Sunday, October 4, 2015


An earthly nourris sits and sings,
And aye she sings, "Ba lilly wean,
Little ken I my bairn's father,
Far less the land that he staps in."

Then ane arose at her bed fit,
And a grumly guest I'm sure was he,
Saying "Here am I, thy bairn's father,
Although I am not comely."

I am a man upon the land,
I am a silkie in the sea,
And when I'm far frae every strand,
My home it is in Sule Skerry."

“It was na weel”, the maiden cried,
“It was na weel, indeed” quo she,
“For the Great Silkie of Sule Skerrie,
To hae come and aught a bairn to me!”
Then he has taken a purse of gold,
And he has laid it on her knee,
Saying, "give to me, my little young son,
And take thee up thy nouriss fee.
It shall come to pass on a summer's day,
When the sun shines hot on every stone,
That I shall take my little young son,
And teach him for to swim the foam.
And thou shalt marry a proud gunner,
And a very proud gunner I'm sure he'll be,
And the very first shot that e're he shoots,
he'll kill both my young son and me."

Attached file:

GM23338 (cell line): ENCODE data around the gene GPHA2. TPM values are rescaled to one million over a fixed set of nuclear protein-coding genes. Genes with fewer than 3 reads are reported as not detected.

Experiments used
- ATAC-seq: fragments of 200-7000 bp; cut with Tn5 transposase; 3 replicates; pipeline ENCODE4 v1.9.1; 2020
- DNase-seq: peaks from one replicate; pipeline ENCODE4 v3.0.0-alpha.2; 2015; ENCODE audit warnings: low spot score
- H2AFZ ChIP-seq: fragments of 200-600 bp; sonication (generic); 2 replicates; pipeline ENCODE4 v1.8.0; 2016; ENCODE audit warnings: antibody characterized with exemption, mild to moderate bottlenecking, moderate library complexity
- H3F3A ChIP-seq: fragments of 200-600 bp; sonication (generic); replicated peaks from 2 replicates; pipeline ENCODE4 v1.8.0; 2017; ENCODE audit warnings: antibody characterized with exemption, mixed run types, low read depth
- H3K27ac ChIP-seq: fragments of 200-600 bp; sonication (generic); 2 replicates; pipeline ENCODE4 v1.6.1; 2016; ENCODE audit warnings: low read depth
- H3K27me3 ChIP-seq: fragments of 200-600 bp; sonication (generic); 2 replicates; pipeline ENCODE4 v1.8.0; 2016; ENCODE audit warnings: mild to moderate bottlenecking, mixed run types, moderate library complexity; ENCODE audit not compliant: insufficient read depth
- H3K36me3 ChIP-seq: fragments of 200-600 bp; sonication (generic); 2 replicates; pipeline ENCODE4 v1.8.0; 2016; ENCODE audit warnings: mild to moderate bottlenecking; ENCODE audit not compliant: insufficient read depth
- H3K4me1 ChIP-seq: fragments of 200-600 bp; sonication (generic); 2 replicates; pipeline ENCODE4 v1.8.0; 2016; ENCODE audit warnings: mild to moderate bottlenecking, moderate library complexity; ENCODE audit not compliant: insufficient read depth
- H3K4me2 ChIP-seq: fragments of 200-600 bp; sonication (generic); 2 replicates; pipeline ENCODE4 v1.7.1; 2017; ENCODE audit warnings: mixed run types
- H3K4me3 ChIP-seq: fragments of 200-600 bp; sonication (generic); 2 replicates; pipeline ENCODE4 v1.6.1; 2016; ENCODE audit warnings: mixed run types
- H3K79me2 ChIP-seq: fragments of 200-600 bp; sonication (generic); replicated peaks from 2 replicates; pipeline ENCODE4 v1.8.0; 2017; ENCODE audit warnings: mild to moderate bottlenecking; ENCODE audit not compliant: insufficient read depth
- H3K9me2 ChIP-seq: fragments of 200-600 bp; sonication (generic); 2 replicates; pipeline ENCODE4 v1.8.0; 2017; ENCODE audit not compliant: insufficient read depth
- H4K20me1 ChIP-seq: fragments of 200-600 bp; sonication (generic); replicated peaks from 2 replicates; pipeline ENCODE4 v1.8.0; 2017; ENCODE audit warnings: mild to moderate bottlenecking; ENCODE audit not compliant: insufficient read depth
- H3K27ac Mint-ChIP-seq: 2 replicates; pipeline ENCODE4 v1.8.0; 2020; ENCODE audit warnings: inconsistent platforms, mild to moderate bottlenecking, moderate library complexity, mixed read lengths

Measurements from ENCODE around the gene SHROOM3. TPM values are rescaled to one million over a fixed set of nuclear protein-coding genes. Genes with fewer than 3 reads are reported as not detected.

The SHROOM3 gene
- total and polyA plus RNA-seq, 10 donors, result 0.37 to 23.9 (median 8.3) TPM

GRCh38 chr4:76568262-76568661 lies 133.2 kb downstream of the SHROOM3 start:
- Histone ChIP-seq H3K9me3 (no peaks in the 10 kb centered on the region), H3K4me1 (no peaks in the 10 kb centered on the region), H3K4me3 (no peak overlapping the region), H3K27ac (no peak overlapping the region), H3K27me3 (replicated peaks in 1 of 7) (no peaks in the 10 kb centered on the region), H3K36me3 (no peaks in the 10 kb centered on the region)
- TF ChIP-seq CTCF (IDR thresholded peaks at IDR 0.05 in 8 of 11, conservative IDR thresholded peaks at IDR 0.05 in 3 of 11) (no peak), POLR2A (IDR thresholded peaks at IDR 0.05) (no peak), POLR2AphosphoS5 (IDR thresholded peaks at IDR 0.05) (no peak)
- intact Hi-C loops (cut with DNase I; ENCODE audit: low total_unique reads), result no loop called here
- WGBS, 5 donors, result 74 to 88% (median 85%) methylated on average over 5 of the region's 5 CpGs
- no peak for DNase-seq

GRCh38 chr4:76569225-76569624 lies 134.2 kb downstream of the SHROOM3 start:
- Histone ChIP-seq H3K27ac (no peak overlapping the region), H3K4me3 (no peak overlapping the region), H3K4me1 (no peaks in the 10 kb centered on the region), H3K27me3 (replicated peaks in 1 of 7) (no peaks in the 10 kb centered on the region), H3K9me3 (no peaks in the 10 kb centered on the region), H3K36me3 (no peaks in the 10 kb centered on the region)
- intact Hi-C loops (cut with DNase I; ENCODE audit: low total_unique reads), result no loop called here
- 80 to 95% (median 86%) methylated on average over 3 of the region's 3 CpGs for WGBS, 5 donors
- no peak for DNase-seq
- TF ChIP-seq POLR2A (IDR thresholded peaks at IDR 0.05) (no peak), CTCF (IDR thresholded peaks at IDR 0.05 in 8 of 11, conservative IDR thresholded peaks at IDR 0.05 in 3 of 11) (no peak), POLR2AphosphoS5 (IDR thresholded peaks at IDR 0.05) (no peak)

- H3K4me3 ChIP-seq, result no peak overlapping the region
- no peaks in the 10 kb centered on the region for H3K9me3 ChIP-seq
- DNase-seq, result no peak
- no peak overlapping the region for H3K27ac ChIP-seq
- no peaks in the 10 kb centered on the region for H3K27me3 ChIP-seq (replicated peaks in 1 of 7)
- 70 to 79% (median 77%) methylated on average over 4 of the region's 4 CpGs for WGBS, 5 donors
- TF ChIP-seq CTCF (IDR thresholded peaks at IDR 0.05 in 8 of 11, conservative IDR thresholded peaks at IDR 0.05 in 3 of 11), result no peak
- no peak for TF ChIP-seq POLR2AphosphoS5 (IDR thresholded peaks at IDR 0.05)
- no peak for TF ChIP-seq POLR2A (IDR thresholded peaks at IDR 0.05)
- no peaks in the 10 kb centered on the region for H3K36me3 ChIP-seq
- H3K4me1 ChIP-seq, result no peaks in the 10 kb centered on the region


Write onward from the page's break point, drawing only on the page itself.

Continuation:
An interpolated 5th stanza has also been heard:
'Twas weel eno' the night we met,
When I'd be oot and on my way,
Ye held me close, ye held me tight,
 "Just ane mair time ere the break o' day!"

The Great Selkie o' Suleskerry - or Grey Selkie of Suleskerry, as it is also known - is one of Orkney's best-known and most haunting ballads.

It was first written down in 1938 by one Dr Otto Andersson, who had heard the song sung on the island of Flotta.

It recounts the tale of a young Orcadian maiden who falls in love with an elusive selkie-man. She has a child by him but, shortly after, the selkie-man disappears, leaving her alone with her baby son.

Some years later the maiden comes across a grey seal by the shore. The seal says to her:

"I'm a man upon the land, I'm a selkie in the sea; and when I'm far frae every stand, my dwelling is in Suleskerry."

She realises the creature before her is none other than her selkie lover, but he once again vanishes beneath the waves, only to return again seven years later. After giving his son a golden chain, the boy leaves his mother and goes with father to the sea.

The woman marries and some time later, when her husband is out hunting, he shoots two seals - one old and grey, the other younger. Around the neck of the young seal was a gold chain, which the hunter takes home to give his wife.

Upon receiving the gift she realises her son is dead.

Some of the verses of the ballad are still remembered in the islands but the tune was very nearly lost. As with all folk ballads there are various versions.